Multifamily Still Selling Strong Across Southeast
ATLANTA—Multifamily is still selling strong in
Florida, Georgia, the Carolinas and
Tennessee. Indeed, the year-end deal flow
saw apartments making headlines.
Locally based RADCO, for example,
went on a spending spree, acquiring seven
“There is liquidity in th sector, and
the fundamentals make value-add mul-
tifamily the perfect fit for us today,”
says RADCO CEO Norman Radow.
“Our reputation has allowed us to raise
equity privately, without resorting to
Blue Rock Partners is another active
multifamily buyer in the Southeast. In a
joint venture with Konover South, Blue
Rock in December snapped up three multi-
family properties for $66 million in
December. That gives Blue Rock more than
6,000 multifamily units in the Tampa Bay
and Orlando areas—and the firm isn’t
done investing yet. Blue Rock plans to
invest another $9 million to improve the
a $154-million multifamily portfolio that
includes assets in Jacksonville. Cortland
CEO Steven DeFrancis says the demo-
graphic population growth for Florida is
undeniable, and he points to job growth
and infrastructure improvements begin-
ning to manifest in Jacksonville.
“The completion of the 295 loop
across northern Jacksonville essentially
relocates this sector closer to jobs and
entertainment venues and may have a
similar effect on this portion of the city
as the completion of GA 400 had on
the Atlanta MSA,” DeFrancis says.
“The port of Jacksonville and dis-
tribution infrastructure stand to have
ample gains as larger freighters are
allowed through the expanded Panama
Canal and the Shands hospital expan-
sion, coupled with a robust growth in new
retail centers bodes well for Jacksonville’s
“There is liquidity in the sector,
and the fundamentals make
value-add multifamily the perfect
fit for us today.”
—Norman Radow, RADCO
“Blue Rock’s accelerated investments in
the Tampa Bay and Orlando markets
underscore our confidence in the region,”
says principal Randy X. Ferreira.
And, marking its entry into the Florida
market, Cortland Partners recently acquired
Obamacare Fuels Potential & Uncertainty for Tampa Healthcare
The Supreme Court’s validation of the Affordable Care Act, coupled with President Obama’s reelection, ensures Obamacare will
be implemented as it was originally intended over the coming
years. The new law has implications that stretch far beyond the
healthcare sector, and early signs indicate that Tampa Bay’s real
estate market may be a big winner.
Tampa has long been a hub for the healthcare and insurance industries, thanks in large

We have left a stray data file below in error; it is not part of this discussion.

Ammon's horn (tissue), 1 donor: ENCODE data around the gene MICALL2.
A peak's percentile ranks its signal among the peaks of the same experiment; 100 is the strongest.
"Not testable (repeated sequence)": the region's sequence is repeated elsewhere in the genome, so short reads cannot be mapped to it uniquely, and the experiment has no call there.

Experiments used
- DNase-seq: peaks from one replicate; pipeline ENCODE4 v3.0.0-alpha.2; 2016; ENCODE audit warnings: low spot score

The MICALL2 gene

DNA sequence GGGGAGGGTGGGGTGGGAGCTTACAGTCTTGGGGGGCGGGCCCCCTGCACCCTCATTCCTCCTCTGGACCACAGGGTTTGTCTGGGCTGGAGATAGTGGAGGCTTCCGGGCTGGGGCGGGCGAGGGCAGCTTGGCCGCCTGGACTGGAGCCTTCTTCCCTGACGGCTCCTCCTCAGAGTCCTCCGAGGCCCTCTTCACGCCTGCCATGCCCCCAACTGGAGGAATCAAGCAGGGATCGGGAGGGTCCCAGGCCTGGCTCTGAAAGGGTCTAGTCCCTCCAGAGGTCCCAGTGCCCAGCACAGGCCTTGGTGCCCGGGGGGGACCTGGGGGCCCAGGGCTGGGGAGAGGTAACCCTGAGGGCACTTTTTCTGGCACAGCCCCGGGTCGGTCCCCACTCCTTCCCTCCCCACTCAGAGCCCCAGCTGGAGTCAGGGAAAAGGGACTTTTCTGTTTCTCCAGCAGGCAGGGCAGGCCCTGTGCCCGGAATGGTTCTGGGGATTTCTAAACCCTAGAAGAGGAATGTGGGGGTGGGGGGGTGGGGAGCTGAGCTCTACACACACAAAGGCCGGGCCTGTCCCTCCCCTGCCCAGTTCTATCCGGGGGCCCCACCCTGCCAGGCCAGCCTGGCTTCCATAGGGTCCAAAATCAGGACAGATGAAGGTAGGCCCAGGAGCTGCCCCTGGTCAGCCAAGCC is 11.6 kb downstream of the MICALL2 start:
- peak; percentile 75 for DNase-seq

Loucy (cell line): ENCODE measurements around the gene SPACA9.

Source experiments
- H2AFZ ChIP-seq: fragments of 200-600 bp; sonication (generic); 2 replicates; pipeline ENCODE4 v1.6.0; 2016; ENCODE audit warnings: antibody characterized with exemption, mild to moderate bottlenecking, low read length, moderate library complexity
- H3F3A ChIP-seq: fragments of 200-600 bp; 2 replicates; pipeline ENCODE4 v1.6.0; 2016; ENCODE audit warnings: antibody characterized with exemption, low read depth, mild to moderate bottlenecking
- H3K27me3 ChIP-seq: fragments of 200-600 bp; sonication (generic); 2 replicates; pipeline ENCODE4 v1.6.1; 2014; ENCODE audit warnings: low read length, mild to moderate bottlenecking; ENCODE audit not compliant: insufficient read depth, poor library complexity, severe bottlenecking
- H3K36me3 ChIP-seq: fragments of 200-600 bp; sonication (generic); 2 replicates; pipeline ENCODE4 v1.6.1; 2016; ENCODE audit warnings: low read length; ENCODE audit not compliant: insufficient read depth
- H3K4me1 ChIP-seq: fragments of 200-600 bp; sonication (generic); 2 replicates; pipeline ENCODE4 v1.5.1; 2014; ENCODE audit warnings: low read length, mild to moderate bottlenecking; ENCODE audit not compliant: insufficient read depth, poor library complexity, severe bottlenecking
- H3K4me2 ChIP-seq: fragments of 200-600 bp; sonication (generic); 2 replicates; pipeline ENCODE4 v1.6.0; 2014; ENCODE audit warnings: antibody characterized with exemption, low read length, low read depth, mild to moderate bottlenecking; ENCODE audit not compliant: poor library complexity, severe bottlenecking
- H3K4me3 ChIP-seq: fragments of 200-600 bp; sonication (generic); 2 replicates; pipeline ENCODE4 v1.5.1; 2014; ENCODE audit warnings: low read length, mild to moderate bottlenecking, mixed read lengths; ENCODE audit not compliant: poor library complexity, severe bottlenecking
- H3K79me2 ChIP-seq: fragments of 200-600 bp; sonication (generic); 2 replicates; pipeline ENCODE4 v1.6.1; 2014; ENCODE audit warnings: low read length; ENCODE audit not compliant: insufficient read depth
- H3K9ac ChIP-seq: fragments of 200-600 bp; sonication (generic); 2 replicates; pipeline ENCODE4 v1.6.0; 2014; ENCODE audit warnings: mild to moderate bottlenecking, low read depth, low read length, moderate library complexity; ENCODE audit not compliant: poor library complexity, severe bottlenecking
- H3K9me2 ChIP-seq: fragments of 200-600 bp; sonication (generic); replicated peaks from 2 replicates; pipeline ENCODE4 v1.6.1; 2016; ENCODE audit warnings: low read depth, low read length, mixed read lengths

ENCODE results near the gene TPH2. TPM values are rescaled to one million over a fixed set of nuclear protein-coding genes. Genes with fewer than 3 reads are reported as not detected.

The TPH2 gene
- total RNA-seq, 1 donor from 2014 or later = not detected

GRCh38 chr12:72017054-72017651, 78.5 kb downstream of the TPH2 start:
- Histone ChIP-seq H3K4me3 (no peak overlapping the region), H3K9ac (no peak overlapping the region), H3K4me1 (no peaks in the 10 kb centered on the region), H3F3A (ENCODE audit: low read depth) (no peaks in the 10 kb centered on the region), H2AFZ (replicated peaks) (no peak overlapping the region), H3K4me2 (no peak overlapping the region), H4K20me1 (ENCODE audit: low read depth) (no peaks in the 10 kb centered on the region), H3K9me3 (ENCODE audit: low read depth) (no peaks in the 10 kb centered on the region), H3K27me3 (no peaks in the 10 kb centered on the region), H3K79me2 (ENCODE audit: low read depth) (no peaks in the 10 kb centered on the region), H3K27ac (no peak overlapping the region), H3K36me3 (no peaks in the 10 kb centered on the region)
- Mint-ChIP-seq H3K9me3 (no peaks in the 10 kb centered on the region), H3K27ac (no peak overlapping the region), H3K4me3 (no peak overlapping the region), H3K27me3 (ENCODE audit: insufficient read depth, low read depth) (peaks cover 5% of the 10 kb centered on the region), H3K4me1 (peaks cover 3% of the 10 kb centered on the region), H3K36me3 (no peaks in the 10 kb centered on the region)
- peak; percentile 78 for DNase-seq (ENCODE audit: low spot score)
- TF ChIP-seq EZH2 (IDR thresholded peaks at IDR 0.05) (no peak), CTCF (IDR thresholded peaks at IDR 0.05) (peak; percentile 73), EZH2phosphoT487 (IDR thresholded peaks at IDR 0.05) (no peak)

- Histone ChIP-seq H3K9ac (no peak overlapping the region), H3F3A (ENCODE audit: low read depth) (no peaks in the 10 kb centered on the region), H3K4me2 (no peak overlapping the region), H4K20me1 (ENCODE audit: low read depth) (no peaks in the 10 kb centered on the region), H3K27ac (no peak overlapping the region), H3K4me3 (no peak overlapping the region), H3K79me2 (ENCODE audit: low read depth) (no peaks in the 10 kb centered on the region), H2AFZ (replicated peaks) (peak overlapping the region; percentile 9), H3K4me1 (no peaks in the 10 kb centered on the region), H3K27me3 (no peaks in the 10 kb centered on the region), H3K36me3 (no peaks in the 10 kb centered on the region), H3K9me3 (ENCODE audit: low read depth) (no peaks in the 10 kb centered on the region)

part to the availability of a
skilled and trainable labor
force. All told, about 30%
of the net new jobs created in the past year
have come from this industry.
Now there are signs that the healthcare sector’s share of the office market is growing following the 2010 passage of Obamacare, which will extend insurance coverage to more than 30 million additional Americans and
expand the operations of healthcare providers and the third party
administrators that serve them.
Jones Lang LaSalle research shows that healthcare-related tenants have nearly doubled their presence in the Tampa Bay region,
from around 12% historically to more than 23% of total leasing
volume today. This growth in market share should continue given
that healthcare users account for more than 20% of all active
requirements in the region’s office market.
Managed care providers and third-party administrators account
for the bulk of this volume, including some of the largest leases of
the past year: Medco Health Solutions’ 143,000-square-foot renewal,
Amerigroup Insurance’s 95,000-square-foot lease and WellCare
Health Plans’ 66,000-square-foot expansion.
By Chad Rupp
But the extent to which these users will continue scaling up their
space requirements as the law takes effect will remain unknown
until final enrollment numbers are determined. This has left some
of the Tampa market’s largest companies in “wait-and-see” mode
less than one year before enrollment under the new law begins on
Oct. 1, 2013. Case in point: one major third-party administrator in
the Tampa market plans to hire anywhere between 250 and 1,600
new employees depending on enrollment volume next fall.
Complicating this lack of predictability is the need for training
employees 30 to 60 days prior to open enrollment, which will force
tenants to lease space before knowing their long-term office
requirements. This uncertainty is leading users and their brokers
to get creative.
“Plug and play” office spaces offering large, flexible floor
plates that can accommodate scalable call centers are in high
demand. Tenants are also evaluating the benefits of multiple site
operations. And some users are willing to pay a premium for
office product adjacent to empty space, with the option to expand
in 2014. We also expect to see instances of adaptive reuse that
converts vacant retail product with ample parking capacity into
functional office space.
Anticipation leading up to next fall is fueling high hopes for
healthcare companies, and all indications point to the Tampa
office market being a primary beneficiary of business growth. This
surge of activity is making a measurable impact in a city and state
still rebounding from the recession.
Chad Rupp is managing director for Jones Lang LaSalle in Central Florida.
He can be reached at email@example.com. The views expressed here
are the author’s own.
Vital Signs...Orlando-area leisure and hospitality jobs increased 4.1% in Q3 2012.—Jones Lang LaSalle